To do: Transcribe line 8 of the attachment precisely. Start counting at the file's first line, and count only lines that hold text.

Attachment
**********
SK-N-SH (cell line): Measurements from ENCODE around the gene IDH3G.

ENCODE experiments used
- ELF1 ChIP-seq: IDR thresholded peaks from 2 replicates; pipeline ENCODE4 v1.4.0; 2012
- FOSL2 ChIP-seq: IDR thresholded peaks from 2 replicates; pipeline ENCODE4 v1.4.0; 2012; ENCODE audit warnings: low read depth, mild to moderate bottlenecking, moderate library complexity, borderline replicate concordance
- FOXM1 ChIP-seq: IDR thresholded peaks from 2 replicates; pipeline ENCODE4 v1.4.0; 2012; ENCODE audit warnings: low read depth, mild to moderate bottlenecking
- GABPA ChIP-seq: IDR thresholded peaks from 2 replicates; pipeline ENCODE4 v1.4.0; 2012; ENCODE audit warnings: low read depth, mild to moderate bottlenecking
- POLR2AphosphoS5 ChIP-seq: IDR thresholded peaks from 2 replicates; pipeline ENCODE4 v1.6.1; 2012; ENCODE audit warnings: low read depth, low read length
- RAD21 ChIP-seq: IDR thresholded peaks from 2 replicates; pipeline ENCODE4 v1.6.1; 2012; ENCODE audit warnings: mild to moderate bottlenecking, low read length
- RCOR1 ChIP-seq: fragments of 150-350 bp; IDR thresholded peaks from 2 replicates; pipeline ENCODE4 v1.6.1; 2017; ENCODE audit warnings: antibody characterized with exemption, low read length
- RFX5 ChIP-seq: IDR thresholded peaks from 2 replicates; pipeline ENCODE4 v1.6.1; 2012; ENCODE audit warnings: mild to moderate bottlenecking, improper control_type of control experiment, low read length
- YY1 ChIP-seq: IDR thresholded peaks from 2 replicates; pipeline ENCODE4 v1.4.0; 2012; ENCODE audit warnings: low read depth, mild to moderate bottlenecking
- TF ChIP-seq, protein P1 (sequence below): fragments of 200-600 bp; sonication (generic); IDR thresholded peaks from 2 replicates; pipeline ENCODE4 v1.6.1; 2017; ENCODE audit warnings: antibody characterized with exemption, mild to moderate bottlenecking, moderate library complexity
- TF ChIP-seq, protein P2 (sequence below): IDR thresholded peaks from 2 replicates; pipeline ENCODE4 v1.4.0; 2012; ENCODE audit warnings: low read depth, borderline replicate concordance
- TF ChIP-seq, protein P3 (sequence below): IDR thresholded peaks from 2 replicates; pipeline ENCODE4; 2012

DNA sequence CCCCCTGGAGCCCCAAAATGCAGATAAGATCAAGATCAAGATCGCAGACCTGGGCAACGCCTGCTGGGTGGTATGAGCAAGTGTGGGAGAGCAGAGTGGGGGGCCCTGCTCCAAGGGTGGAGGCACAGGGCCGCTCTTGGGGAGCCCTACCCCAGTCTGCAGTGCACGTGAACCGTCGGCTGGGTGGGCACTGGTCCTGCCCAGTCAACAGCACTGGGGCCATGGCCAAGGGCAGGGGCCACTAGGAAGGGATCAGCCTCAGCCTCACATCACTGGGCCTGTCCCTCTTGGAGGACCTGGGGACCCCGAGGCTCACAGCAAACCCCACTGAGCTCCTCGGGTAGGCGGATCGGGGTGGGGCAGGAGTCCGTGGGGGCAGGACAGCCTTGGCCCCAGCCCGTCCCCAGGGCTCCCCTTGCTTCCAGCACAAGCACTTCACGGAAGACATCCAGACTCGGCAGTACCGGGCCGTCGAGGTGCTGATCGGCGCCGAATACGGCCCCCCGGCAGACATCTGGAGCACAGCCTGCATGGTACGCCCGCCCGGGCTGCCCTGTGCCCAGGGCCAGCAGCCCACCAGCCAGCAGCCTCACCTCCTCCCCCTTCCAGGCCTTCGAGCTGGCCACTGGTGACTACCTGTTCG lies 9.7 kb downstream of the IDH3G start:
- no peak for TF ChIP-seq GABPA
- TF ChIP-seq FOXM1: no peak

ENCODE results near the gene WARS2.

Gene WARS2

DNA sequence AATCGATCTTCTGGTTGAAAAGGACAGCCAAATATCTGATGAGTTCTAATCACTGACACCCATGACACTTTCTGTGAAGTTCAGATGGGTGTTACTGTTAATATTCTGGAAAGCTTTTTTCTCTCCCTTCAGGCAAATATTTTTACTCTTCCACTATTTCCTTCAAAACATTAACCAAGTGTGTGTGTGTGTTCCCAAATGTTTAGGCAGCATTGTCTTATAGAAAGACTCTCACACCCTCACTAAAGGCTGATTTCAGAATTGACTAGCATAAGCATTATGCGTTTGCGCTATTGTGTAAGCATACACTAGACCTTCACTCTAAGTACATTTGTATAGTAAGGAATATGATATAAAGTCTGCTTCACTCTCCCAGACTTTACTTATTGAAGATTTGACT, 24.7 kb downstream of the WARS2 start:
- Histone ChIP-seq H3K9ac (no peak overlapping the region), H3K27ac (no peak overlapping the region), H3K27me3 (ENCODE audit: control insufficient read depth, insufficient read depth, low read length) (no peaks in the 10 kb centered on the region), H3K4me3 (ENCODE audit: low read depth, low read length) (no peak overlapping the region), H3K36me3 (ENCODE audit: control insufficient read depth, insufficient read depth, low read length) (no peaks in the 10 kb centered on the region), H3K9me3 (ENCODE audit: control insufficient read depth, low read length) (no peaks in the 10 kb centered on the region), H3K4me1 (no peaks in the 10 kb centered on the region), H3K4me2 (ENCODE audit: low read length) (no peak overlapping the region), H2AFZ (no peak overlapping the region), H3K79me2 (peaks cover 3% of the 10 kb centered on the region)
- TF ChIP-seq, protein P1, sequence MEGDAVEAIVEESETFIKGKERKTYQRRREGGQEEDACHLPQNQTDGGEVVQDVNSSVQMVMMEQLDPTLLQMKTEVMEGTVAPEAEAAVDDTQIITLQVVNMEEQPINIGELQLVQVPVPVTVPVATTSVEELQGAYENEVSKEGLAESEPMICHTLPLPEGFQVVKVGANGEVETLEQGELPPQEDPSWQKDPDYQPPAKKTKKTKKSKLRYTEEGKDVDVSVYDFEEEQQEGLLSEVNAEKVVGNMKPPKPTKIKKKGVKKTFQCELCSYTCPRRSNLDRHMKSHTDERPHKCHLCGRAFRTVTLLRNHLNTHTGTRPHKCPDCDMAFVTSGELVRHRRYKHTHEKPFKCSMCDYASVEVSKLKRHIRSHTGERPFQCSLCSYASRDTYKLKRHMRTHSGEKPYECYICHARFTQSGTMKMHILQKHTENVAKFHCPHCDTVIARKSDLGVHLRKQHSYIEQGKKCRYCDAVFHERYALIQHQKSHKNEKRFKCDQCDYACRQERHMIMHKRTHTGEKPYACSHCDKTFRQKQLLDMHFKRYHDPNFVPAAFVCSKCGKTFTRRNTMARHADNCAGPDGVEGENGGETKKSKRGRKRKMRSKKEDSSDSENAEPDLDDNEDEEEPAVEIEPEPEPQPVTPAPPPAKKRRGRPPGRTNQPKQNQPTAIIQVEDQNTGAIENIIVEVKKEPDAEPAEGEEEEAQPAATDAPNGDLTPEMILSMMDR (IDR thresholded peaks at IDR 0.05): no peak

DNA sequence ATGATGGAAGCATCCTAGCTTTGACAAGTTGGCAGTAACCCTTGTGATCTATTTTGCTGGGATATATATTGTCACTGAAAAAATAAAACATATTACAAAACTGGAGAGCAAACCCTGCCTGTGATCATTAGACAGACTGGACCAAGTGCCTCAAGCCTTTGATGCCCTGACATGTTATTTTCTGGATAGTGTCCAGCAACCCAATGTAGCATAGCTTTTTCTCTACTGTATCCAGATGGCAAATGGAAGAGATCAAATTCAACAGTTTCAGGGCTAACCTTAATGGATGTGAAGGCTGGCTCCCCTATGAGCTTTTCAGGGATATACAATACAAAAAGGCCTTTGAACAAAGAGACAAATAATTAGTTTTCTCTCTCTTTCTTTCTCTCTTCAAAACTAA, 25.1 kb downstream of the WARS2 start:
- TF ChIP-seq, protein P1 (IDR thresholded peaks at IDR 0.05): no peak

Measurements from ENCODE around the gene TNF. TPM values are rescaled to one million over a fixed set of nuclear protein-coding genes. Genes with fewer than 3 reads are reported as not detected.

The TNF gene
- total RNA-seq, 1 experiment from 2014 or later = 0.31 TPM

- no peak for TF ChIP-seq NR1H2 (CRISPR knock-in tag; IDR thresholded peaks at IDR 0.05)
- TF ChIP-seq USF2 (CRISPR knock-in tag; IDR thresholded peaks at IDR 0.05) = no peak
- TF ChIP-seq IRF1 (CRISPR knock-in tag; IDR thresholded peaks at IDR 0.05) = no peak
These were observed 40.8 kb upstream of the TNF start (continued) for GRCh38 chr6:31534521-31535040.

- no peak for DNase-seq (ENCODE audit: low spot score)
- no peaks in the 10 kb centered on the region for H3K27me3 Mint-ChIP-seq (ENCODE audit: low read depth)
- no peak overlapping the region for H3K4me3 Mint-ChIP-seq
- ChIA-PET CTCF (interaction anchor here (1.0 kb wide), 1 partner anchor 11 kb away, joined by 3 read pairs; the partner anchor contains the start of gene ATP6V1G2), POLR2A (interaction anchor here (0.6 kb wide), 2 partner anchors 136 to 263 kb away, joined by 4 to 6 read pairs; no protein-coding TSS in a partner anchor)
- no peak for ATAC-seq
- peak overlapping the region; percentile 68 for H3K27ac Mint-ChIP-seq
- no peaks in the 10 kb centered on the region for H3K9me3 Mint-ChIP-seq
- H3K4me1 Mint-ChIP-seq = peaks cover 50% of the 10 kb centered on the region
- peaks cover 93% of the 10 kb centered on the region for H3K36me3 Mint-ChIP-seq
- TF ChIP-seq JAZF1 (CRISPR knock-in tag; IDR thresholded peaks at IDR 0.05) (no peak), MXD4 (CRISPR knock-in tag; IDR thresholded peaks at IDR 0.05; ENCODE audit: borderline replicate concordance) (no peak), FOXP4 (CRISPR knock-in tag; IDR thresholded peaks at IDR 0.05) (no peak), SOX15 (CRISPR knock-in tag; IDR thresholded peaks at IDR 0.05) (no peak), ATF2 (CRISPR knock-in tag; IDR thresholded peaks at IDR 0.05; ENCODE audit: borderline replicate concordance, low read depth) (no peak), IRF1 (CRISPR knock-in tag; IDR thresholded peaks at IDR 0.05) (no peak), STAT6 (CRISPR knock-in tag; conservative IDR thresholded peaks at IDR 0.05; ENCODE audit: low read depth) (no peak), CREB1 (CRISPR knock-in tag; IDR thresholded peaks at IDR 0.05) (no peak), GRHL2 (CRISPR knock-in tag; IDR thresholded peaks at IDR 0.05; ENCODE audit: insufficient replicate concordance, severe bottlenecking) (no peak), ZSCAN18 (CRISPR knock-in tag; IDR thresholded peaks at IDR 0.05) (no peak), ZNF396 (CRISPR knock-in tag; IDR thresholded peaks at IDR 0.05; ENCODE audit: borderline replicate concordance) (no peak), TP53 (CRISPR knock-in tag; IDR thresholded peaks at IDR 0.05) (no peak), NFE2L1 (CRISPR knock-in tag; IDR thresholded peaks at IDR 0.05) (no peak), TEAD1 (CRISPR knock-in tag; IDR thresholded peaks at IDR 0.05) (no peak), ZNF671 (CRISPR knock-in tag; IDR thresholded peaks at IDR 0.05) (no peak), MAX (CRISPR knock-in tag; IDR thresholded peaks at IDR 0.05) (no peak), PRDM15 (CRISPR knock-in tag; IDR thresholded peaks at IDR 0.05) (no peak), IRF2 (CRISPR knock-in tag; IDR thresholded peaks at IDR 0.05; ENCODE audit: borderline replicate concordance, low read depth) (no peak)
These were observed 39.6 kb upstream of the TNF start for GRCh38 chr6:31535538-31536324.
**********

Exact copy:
- RAD21 ChIP-seq: IDR thresholded peaks from 2 replicates; pipeline ENCODE4 v1.6.1; 2012; ENCODE audit warnings: mild to moderate bottlenecking, low read length